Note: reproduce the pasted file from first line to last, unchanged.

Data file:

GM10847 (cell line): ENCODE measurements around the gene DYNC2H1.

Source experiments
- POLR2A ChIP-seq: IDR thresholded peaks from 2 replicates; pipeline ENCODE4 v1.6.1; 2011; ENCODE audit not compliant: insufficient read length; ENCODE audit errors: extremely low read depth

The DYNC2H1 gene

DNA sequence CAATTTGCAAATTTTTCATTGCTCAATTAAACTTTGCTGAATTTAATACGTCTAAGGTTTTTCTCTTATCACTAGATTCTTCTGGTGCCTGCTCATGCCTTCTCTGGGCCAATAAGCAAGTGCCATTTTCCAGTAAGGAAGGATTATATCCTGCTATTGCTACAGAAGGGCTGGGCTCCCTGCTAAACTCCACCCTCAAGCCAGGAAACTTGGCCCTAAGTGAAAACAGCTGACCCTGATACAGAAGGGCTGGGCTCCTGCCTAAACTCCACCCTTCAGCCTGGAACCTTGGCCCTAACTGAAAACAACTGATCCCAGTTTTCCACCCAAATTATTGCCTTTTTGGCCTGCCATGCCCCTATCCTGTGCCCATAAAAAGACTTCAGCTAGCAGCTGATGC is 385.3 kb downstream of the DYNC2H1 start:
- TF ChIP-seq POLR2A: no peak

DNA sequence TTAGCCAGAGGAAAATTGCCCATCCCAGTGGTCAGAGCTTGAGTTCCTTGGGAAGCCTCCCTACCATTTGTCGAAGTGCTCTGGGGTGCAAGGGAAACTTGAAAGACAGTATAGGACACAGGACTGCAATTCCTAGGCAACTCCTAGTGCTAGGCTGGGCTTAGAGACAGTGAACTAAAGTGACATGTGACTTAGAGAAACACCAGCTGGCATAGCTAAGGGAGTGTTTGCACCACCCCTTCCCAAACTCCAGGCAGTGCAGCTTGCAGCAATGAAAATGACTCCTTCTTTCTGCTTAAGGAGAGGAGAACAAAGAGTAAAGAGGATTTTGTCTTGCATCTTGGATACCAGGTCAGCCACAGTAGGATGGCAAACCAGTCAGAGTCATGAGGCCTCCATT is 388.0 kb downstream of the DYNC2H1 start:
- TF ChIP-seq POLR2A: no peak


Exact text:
GM10847 (cell line): ENCODE measurements around the gene DYNC2H1.

Source experiments
- POLR2A ChIP-seq: IDR thresholded peaks from 2 replicates; pipeline ENCODE4 v1.6.1; 2011; ENCODE audit not compliant: insufficient read length; ENCODE audit errors: extremely low read depth

The DYNC2H1 gene

DNA sequence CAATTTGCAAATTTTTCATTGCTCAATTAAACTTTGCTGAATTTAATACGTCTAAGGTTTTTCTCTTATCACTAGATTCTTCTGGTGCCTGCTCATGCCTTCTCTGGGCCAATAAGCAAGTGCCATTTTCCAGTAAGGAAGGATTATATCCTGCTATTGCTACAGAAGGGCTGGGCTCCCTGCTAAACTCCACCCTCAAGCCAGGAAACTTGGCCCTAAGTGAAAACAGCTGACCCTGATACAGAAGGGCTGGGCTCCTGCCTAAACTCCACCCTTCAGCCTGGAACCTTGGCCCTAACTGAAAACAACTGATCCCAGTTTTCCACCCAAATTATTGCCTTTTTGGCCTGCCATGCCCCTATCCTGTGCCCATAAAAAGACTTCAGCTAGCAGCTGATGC is 385.3 kb downstream of the DYNC2H1 start:
- TF ChIP-seq POLR2A: no peak

DNA sequence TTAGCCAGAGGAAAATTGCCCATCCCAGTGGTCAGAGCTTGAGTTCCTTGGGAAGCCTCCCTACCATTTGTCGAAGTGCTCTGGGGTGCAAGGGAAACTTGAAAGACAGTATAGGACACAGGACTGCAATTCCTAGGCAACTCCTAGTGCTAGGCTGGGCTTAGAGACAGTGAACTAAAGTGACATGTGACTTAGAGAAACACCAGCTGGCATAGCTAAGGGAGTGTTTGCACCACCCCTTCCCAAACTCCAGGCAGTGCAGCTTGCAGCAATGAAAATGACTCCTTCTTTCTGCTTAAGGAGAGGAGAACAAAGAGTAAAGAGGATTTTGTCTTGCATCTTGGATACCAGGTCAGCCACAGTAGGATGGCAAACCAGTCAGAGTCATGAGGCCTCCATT is 388.0 kb downstream of the DYNC2H1 start:
- TF ChIP-seq POLR2A: no peak